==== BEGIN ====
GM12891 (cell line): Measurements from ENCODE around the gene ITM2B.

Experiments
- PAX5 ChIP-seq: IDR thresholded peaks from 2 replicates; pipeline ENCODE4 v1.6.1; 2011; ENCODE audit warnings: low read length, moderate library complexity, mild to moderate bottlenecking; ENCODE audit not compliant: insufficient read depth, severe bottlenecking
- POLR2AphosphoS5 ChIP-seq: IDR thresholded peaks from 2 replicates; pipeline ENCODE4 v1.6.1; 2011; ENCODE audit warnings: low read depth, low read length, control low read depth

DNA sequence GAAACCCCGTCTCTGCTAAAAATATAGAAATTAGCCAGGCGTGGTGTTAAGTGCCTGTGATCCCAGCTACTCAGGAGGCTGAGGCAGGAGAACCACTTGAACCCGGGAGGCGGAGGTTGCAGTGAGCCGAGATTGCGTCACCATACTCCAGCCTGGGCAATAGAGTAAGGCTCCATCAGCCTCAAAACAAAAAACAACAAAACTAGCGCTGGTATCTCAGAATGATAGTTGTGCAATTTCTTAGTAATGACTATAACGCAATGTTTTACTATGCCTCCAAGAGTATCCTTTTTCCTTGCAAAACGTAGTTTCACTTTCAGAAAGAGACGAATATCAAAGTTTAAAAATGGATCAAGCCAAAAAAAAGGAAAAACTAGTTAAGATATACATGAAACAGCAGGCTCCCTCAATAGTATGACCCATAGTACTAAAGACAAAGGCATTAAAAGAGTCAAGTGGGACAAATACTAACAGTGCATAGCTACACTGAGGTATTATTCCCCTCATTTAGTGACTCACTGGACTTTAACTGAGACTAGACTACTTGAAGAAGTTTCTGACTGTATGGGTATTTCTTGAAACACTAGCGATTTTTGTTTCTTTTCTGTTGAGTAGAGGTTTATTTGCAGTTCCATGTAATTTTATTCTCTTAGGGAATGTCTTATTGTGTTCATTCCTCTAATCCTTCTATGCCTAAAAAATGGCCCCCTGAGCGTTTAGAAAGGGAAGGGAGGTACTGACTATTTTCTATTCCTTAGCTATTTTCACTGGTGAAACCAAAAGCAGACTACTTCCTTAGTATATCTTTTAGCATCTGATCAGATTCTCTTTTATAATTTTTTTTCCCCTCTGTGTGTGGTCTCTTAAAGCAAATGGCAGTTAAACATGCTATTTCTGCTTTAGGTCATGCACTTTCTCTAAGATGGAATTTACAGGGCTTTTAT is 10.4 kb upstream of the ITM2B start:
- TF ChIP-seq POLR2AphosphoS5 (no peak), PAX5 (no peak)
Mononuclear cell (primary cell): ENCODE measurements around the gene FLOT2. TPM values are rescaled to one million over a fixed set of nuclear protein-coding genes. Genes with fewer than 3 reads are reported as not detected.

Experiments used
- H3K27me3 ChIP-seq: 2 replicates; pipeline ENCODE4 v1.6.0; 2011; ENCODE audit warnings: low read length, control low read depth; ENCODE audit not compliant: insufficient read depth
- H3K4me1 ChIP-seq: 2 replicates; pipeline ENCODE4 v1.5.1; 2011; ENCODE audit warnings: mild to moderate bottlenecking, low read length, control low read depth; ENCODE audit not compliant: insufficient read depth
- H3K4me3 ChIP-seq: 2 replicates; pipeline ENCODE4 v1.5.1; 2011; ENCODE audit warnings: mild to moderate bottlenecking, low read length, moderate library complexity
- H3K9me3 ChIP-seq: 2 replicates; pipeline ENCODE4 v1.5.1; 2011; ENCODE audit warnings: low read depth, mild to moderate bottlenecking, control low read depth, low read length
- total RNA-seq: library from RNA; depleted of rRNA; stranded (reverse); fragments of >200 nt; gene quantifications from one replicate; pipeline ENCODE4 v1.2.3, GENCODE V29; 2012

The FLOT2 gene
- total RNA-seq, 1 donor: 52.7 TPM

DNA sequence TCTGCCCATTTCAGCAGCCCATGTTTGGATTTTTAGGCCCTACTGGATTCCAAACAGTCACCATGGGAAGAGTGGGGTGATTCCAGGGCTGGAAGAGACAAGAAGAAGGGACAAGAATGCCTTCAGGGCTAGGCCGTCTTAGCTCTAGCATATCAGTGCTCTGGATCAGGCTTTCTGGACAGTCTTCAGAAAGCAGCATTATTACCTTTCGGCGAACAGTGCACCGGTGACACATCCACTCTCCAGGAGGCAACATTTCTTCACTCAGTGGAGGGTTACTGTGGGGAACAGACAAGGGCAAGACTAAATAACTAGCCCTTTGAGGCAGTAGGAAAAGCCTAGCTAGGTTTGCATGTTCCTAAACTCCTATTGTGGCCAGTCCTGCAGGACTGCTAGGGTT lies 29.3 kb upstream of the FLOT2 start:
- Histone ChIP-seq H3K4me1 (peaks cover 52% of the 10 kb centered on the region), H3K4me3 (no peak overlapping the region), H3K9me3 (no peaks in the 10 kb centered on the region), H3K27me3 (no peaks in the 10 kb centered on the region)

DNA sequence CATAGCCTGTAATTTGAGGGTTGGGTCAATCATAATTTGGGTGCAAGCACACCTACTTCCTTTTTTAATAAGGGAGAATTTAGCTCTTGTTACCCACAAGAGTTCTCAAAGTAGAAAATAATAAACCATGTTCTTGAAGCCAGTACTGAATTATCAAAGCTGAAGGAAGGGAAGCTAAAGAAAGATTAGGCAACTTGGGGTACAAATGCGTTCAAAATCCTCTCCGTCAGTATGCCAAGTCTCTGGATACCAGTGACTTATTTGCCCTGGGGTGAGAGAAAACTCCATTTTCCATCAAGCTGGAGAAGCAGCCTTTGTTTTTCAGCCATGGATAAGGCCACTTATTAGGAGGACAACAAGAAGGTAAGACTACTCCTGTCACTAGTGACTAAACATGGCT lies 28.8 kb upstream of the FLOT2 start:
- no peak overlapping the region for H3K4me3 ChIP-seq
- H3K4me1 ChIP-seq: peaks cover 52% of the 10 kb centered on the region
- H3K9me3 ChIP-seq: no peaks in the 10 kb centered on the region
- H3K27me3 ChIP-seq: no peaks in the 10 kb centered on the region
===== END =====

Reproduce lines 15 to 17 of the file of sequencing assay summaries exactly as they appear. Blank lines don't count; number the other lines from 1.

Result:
- total RNA-seq, 1 donor: 52.7 TPM

DNA sequence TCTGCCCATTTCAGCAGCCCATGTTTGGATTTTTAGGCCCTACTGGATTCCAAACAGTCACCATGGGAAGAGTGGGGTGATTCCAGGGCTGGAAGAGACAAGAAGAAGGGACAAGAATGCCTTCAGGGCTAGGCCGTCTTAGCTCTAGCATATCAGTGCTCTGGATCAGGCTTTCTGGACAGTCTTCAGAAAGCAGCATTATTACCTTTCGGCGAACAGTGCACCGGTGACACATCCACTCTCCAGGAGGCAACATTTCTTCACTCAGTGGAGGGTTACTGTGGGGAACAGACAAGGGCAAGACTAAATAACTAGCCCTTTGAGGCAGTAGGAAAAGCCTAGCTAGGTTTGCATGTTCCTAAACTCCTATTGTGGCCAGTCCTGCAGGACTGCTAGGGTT lies 29.3 kb upstream of the FLOT2 start:
- Histone ChIP-seq H3K4me1 (peaks cover 52% of the 10 kb centered on the region), H3K4me3 (no peak overlapping the region), H3K9me3 (no peaks in the 10 kb centered on the region), H3K27me3 (no peaks in the 10 kb centered on the region)